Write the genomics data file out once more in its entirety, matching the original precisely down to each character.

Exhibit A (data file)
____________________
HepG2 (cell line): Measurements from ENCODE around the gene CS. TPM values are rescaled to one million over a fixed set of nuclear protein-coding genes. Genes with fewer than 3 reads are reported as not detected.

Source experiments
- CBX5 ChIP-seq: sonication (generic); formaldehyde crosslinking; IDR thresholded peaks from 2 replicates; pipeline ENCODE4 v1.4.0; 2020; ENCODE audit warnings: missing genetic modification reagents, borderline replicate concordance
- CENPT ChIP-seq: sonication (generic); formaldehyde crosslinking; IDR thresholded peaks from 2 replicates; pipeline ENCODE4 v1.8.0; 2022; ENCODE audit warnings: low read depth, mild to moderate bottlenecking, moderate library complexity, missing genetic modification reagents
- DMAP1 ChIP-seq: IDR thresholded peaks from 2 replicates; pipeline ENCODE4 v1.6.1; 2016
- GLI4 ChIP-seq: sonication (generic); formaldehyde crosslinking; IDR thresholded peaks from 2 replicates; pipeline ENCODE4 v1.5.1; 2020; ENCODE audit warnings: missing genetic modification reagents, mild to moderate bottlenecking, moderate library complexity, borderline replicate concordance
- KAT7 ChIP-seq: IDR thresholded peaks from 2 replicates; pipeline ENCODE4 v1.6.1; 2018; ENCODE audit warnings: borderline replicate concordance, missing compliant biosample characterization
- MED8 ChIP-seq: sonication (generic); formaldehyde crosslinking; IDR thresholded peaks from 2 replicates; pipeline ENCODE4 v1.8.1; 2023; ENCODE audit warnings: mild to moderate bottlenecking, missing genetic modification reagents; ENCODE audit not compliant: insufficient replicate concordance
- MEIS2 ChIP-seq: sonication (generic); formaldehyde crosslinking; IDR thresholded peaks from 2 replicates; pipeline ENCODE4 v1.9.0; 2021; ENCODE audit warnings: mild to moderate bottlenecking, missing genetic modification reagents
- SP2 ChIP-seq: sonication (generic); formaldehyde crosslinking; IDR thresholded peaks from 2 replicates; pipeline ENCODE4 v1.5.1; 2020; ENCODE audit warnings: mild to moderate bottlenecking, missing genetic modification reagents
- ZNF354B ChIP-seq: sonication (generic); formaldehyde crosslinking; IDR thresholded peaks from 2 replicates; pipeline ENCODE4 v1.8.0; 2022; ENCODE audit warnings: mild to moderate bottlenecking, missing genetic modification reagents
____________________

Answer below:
HepG2 (cell line): Measurements from ENCODE around the gene CS. TPM values are rescaled to one million over a fixed set of nuclear protein-coding genes. Genes with fewer than 3 reads are reported as not detected.

Source experiments
- CBX5 ChIP-seq: sonication (generic); formaldehyde crosslinking; IDR thresholded peaks from 2 replicates; pipeline ENCODE4 v1.4.0; 2020; ENCODE audit warnings: missing genetic modification reagents, borderline replicate concordance
- CENPT ChIP-seq: sonication (generic); formaldehyde crosslinking; IDR thresholded peaks from 2 replicates; pipeline ENCODE4 v1.8.0; 2022; ENCODE audit warnings: low read depth, mild to moderate bottlenecking, moderate library complexity, missing genetic modification reagents
- DMAP1 ChIP-seq: IDR thresholded peaks from 2 replicates; pipeline ENCODE4 v1.6.1; 2016
- GLI4 ChIP-seq: sonication (generic); formaldehyde crosslinking; IDR thresholded peaks from 2 replicates; pipeline ENCODE4 v1.5.1; 2020; ENCODE audit warnings: missing genetic modification reagents, mild to moderate bottlenecking, moderate library complexity, borderline replicate concordance
- KAT7 ChIP-seq: IDR thresholded peaks from 2 replicates; pipeline ENCODE4 v1.6.1; 2018; ENCODE audit warnings: borderline replicate concordance, missing compliant biosample characterization
- MED8 ChIP-seq: sonication (generic); formaldehyde crosslinking; IDR thresholded peaks from 2 replicates; pipeline ENCODE4 v1.8.1; 2023; ENCODE audit warnings: mild to moderate bottlenecking, missing genetic modification reagents; ENCODE audit not compliant: insufficient replicate concordance
- MEIS2 ChIP-seq: sonication (generic); formaldehyde crosslinking; IDR thresholded peaks from 2 replicates; pipeline ENCODE4 v1.9.0; 2021; ENCODE audit warnings: mild to moderate bottlenecking, missing genetic modification reagents
- SP2 ChIP-seq: sonication (generic); formaldehyde crosslinking; IDR thresholded peaks from 2 replicates; pipeline ENCODE4 v1.5.1; 2020; ENCODE audit warnings: mild to moderate bottlenecking, missing genetic modification reagents
- ZNF354B ChIP-seq: sonication (generic); formaldehyde crosslinking; IDR thresholded peaks from 2 replicates; pipeline ENCODE4 v1.8.0; 2022; ENCODE audit warnings: mild to moderate bottlenecking, missing genetic modification reagents